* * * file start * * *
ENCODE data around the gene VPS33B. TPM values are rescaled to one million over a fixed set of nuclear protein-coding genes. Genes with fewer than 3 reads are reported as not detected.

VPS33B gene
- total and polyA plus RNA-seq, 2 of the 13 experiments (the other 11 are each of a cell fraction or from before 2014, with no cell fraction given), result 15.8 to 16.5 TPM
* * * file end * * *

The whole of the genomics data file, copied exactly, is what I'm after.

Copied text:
ENCODE data around the gene VPS33B. TPM values are rescaled to one million over a fixed set of nuclear protein-coding genes. Genes with fewer than 3 reads are reported as not detected.

VPS33B gene
- total and polyA plus RNA-seq, 2 of the 13 experiments (the other 11 are each of a cell fraction or from before 2014, with no cell fraction given), result 15.8 to 16.5 TPM